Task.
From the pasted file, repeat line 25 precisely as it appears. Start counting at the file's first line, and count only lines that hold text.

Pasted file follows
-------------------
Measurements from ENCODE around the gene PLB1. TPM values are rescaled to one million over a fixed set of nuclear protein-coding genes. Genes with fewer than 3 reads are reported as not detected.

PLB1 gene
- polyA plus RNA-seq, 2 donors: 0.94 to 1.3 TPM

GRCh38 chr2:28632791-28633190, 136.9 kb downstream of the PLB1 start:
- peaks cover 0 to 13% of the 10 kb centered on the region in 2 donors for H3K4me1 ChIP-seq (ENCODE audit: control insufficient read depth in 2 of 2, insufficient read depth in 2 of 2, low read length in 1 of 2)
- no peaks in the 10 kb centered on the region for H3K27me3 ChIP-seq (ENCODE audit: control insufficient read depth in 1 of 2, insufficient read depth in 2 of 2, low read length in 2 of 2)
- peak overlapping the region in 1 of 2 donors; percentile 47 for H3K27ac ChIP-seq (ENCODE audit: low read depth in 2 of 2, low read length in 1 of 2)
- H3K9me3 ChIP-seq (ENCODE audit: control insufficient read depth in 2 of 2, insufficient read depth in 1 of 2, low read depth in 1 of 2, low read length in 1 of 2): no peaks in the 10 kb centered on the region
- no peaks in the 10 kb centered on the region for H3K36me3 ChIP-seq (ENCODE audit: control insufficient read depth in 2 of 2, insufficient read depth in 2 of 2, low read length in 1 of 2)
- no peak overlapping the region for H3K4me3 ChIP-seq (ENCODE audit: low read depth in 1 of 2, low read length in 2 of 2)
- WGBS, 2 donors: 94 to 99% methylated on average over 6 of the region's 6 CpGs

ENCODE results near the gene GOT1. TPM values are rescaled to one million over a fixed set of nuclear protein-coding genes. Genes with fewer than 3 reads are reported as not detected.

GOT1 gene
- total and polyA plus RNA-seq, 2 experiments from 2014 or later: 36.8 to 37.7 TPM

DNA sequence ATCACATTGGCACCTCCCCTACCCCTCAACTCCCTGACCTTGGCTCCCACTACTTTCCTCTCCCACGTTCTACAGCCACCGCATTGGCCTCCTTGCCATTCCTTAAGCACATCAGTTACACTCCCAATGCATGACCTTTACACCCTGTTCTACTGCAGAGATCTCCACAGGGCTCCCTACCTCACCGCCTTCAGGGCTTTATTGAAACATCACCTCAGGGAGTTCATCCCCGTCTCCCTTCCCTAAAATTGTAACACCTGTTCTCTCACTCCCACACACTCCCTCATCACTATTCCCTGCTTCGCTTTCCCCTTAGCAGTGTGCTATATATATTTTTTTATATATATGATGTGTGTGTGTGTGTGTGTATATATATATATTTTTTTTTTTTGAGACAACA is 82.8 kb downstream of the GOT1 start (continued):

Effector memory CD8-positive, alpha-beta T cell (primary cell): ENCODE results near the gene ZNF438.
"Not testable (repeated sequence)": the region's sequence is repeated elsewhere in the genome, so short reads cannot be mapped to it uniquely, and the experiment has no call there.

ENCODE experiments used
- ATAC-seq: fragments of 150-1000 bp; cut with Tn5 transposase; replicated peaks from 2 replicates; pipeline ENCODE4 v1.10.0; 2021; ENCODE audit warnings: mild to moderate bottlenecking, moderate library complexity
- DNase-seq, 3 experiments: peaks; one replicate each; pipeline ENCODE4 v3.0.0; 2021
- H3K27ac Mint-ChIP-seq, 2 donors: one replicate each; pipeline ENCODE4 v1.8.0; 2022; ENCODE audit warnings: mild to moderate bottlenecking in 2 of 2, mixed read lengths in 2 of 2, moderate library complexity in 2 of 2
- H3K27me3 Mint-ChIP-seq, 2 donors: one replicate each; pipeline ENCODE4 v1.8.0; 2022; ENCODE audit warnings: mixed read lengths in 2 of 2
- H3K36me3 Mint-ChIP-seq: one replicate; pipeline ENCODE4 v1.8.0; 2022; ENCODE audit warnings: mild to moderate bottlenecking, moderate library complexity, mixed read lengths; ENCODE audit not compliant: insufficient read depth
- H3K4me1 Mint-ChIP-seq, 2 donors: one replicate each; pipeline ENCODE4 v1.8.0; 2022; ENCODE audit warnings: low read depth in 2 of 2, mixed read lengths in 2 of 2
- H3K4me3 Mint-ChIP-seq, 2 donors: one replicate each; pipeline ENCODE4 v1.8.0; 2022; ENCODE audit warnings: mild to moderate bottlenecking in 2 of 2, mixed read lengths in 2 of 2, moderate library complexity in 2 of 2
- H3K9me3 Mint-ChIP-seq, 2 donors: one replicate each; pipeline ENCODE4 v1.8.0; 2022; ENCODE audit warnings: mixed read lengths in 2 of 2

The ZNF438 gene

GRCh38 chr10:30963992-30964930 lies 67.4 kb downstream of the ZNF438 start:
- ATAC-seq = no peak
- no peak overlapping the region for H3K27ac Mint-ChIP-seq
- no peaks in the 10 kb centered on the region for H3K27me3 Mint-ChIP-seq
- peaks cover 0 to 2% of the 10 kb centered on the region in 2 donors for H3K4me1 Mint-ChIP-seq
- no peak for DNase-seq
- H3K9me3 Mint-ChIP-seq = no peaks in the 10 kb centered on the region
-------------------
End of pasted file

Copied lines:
- H3K4me3 Mint-ChIP-seq, 2 donors: one replicate each; pipeline ENCODE4 v1.8.0; 2022; ENCODE audit warnings: mild to moderate bottlenecking in 2 of 2, mixed read lengths in 2 of 2, moderate library complexity in 2 of 2